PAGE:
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Tuesday, 25 June, 2002, 09:53 GMT 10:53 UK
Hard cheese for Parmesan pretenders
Parmesan cheese
No anti-fermentative supplements, please
Authentic producers of Italy's famous Parmesan cheese should be protected from cheaper competitors, Europe's highest court has ruled.

Rules for authentic Parmesan
Cows are fed only with fresh fodder or hay
Made only once a day, with a blend of morning and evening milk
No anti-fermentative substances
Minimum of 12 months maturation
Only permitted additive is salt
Produced in Parma, Modena, Reggio Emilia, Bologna province on left bank of Po, Mantua province on right bank of Po
The Consorzio di Parmigiano Reggiano, the official association of Parmesan producers, complained to the European Court of Justice (ECJ) a year ago that its brand name was being diluted by poor-quality imitations.

Hard cheese, often powdered or pasteurised, is sold around Europe under the Parmesan label, although the authentic product must fulfil a strict list of criteria.

According to the ECJ, this form of marketing must now cease throughout the European Union.

The case could set a precedent for a range of products with distinct local traditions and brand names, including champagne, sherry and feta cheese.

No free ride

Non-authentic manufacturers had hoped that the Parmesan brand had become sufficiently general to avoid monopolisation by one small group.

The Europe Court of Justice
European law leans in favour of the little guy
European law, too, although generally inclined in favour of local producers, has tended to offer loopholes to certain deserving exceptions.

Companies that have marketed non-authentic products in good faith for five years before the name was protected, for example, have the right to continue to do so for the next five years.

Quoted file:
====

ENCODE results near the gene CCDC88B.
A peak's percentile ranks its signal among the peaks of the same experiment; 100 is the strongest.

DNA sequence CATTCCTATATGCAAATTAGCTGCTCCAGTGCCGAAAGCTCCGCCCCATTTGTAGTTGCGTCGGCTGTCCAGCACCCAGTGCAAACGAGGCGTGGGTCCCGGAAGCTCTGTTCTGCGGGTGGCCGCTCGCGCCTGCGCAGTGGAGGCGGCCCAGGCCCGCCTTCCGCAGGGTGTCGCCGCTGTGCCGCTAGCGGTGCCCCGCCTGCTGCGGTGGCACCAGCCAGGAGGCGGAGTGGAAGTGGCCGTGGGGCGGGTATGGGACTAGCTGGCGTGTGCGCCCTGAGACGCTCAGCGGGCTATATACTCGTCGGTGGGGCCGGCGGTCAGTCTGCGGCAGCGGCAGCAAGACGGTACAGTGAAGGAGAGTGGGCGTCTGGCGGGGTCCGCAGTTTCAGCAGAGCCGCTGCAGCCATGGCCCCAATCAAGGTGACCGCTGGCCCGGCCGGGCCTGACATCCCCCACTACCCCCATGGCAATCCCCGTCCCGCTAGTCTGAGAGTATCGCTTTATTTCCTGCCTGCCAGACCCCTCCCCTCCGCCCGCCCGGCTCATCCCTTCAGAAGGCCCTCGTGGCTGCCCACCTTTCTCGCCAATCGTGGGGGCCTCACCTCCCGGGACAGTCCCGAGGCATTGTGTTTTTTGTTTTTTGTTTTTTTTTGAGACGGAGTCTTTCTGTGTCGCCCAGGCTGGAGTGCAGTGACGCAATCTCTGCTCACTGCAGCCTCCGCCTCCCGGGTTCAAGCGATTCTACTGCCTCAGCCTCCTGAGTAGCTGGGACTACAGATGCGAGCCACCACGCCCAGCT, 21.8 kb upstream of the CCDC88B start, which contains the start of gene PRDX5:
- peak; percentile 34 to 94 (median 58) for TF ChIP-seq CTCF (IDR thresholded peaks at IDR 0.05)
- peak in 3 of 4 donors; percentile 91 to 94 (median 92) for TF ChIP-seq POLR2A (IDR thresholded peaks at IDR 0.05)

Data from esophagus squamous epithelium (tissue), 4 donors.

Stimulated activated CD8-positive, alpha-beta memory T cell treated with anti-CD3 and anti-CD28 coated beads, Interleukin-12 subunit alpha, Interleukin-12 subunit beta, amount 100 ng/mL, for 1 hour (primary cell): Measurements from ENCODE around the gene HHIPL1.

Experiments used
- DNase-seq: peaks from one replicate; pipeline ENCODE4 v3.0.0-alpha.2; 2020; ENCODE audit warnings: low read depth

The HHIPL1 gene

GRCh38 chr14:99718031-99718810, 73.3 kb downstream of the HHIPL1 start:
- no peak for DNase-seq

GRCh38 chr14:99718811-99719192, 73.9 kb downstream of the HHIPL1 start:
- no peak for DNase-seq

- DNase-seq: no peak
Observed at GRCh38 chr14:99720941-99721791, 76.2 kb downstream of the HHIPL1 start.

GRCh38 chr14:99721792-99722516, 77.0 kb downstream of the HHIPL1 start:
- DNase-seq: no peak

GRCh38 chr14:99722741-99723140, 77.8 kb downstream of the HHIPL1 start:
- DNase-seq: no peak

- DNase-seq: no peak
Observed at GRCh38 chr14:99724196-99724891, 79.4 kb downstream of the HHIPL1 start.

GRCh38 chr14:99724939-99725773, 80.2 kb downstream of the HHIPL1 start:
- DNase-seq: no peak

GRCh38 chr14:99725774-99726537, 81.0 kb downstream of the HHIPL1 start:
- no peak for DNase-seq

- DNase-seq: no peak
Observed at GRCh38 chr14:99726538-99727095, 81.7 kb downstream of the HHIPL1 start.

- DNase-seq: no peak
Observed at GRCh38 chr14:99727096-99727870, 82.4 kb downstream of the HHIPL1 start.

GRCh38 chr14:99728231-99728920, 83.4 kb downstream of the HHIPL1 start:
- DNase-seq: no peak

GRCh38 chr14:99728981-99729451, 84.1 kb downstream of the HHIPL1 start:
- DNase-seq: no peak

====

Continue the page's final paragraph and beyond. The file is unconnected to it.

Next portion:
But the court ruled that this case did not merit an exception.

"It is far from clear that the designation 'Parmesan' has become generic," the court said.

Protect and preserve

"This decision is highly satisfying," said Italian Agriculture Minister Gianni Alemanno.

Parmesan cheese
No substitutes accepted
"This is an important decision that will help protection of the consumer and of typical national products."

The protection of traditional manufacturing methods - especially in food and drink - is a fiercely maintained facet of European law.

In 1992, the EU set up a so-called "Protected Designation of Origin" (PDO) scheme to protect unique products.

But while the PDO scheme is generally reckoned to be popular among Europeans, it has occasionally run into controversy outside the EU.

Some of Europe's trading partners see protection of traditions as a form of chauvinism by the back door, blocking competition in the name of culinary purity.

Californian, Australian and other wine makers, for example, grumble that, while they make sparkling wines of extremely high quality, they cannot charge high prices for them because the premium champagne name is reserved for a few French producers.

 WATCH/LISTEN
 ON THIS STORY
Dr Leo Bertozzi, Parmesan Association
"For the protection of the consumer, products imitating parmesan should have another name."
Tony Rich, Cheddar Gorge Cheese Company
"It's certainly a road all traditional chedder cheese makers would like to go down."
See also:

31 Jul 01 | Europe
25 Oct 00 | Europe
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